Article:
|Publication number||US3124267 A|
|Publication date||Mar 10, 1964|
|Filing date||Jun 16, 1961|
|Publication number||US 3124267 A, US 3124267A, US-A-3124267, US3124267 A, US3124267A|
|Inventors||Vincent B. Cetrone|
|Export Citation||BiBTeX, EndNote, RefMan|
|Patent Citations (6), Referenced by (31), Classifications (8)|
|External Links: USPTO, USPTO Assignment, Espacenet|
\ March 10, 1964 B, CETRONE 3,124,267
METHODS OF AND MEANS FOR SEALING CONTAINERS Filed June 16. 1961 3 Sheets-Sheet l INVENTOR. 7 Vincent Bfletrons J 1.5 BY
March 10, 1964 i v. B. CETRONE 3,124,267
METHODS OF AND MEANS FOR SEALING CONTAINERS Filed June 16, 1961 3 Sheets-Sheet 2 IN VEN TOR.
Vincent BCetrone ZMZ/W March 10, 1964 v CETRONE 3,124,267
METHODS OF AND MEANS FOR SEALING CONTAINERS Filed June 16, 1961 3 Sheets-Sheet 5 United States Patent 3,124,267 METHODS OF AND MEANS FOR SEALING CONTAINERS Vincent B. Cetrone, 563 Adelaide NE., Warren, Ohio Filed June 16, 1961, Ser. No. 127,424 6 Claims. (Cl. 220-39) The present invention relates to methods of and means for sealing an opening in a container and the like and the principal object of the invention is to provide new and improved methods and means of such character.
Heretofore, there have been attempts to seal the opening of a container by means of a plug formed of resilient resinous material. The use of such a plug appears quite promising since this non-metallic material possesses several very desirable properties: Firstly, the material is nonsparking and thus is quite advantageous where containers carry inflammable, highly volatile fluids. Secondly, the material withstands many substances which will harm untreated metal plugs. Thirdly, since the material is resilient, a plug made thereof can be made to serve as its own gasket thus reducing costs. Fourthly, plugs may be molded of resilient, resinous material at considerable cost savings over comparable metallic plugs.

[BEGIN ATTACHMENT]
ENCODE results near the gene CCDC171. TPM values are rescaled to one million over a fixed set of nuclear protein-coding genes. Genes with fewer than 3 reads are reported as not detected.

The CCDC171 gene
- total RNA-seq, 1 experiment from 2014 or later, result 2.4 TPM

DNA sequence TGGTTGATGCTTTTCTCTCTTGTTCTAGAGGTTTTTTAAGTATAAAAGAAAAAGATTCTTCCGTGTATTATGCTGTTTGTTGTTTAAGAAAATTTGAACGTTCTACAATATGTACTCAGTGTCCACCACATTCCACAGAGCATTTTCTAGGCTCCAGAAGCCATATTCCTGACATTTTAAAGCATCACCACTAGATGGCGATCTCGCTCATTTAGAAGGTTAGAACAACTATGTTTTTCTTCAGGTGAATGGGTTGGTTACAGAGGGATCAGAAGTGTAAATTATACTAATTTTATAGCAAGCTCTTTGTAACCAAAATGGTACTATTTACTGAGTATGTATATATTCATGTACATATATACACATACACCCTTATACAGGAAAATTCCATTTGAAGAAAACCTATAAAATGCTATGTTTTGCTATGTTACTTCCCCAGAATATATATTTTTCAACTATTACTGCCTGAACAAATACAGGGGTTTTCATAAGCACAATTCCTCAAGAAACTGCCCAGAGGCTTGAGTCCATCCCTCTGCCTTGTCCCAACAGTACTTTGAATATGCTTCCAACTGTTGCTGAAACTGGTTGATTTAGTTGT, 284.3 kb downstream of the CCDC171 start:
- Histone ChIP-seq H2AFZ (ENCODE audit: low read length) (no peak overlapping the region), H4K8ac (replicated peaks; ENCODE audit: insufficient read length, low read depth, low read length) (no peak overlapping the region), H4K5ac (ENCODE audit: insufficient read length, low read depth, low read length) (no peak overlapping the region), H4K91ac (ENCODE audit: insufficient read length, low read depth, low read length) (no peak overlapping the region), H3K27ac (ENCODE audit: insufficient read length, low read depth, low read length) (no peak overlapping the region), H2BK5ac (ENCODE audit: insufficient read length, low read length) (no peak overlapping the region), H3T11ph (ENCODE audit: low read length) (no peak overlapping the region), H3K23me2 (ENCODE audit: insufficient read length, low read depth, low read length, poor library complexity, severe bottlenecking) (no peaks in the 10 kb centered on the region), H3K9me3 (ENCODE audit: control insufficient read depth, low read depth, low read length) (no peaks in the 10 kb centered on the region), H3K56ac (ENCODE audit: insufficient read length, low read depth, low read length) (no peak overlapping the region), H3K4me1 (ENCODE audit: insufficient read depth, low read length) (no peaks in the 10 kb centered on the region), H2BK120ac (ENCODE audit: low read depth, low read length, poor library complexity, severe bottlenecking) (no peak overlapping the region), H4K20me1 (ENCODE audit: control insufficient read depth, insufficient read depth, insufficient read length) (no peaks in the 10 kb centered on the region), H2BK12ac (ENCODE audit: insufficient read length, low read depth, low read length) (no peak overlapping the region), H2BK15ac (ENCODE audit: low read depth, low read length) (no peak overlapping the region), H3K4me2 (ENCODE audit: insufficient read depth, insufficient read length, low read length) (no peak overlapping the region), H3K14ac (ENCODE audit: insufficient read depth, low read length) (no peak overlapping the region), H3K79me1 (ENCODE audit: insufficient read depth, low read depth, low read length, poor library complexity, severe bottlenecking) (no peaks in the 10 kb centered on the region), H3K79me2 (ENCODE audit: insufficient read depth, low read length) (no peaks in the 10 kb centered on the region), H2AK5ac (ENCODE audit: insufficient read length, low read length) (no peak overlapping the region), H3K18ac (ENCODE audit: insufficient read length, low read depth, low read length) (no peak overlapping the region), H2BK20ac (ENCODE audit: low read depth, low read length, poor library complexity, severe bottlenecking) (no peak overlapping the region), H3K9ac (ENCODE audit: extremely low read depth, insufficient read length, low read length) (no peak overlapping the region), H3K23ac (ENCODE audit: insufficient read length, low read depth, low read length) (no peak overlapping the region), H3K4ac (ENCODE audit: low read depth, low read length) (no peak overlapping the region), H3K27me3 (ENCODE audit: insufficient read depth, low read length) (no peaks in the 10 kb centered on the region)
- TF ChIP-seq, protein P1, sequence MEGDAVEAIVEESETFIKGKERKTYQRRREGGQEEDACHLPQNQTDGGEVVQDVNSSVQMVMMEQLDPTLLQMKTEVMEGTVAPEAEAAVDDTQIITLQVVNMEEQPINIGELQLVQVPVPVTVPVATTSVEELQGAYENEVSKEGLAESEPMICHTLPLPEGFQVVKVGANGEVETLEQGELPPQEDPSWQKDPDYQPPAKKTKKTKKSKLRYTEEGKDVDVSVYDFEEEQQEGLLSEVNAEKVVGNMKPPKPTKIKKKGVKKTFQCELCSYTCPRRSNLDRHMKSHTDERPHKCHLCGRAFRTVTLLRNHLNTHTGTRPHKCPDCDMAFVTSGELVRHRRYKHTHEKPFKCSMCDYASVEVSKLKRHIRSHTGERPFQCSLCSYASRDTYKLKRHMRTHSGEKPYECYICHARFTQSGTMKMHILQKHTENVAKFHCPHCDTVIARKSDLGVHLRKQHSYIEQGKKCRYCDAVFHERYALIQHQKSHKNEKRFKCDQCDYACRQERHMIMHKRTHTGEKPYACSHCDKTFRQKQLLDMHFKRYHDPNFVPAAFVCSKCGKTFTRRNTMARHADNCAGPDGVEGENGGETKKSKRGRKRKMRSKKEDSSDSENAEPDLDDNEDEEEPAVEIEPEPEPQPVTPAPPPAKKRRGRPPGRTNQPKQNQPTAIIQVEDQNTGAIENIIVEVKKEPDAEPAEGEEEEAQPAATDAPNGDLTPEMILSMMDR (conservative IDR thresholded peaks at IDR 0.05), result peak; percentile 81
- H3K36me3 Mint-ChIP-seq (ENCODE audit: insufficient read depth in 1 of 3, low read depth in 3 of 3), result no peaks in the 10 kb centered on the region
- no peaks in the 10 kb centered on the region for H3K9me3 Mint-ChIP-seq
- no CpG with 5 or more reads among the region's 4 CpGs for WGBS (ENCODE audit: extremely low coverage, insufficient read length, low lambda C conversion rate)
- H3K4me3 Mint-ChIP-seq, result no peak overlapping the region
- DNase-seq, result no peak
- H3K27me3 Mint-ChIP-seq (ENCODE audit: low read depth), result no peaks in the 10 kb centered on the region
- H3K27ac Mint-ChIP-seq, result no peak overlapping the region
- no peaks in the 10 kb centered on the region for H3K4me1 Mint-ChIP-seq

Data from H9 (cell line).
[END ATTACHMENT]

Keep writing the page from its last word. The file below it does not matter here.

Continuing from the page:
Despite the above-enumerated advantages, prior art attempts to provide plugs of resilient, resinous material have had but little success for a variety of reasons. For one, a relatively soft material was used, in order to provide a reasonably effective, gasket-less seal. Unfortunately, however, plugs made of such material were unable to withstand the elevated temperatures of certain manufacturing process. Another deficiency was that plugs frequently commenced leaking, for no apparent reason, sometime after they were seated in place. Because of this leakage, expensive secondary seals were often found to be necessary. A principal factor involved in the leakage aforesaid was that the material used was relatively soft and therefore had rather poor creep strength under stress. Accordingly, while sufiicient pressure could be exerted to effectuate an initial seal, such pressure would ultimately lessen to the point where sealing was ineffective.
By means of a novel approach, gasket-less sealing is effectuated by the present invention even though a much harder material than was heretofore used is employed. Not withstanding this use of a much harder material having a much higher creep strength and a much higher temperature tolerance, sealing is accomplished without subjecting threads formed in the plug to extremely heavy shearing stresses. Furthermore, the invention provides a materially lower cost tamper-proof structure together with a container opening sleeve which is not only lower in cost than those in present use but which can be much more economically installed. These and other advantages of the present invention will readily become apparent from a study of the following description and from the drawings appended hereto.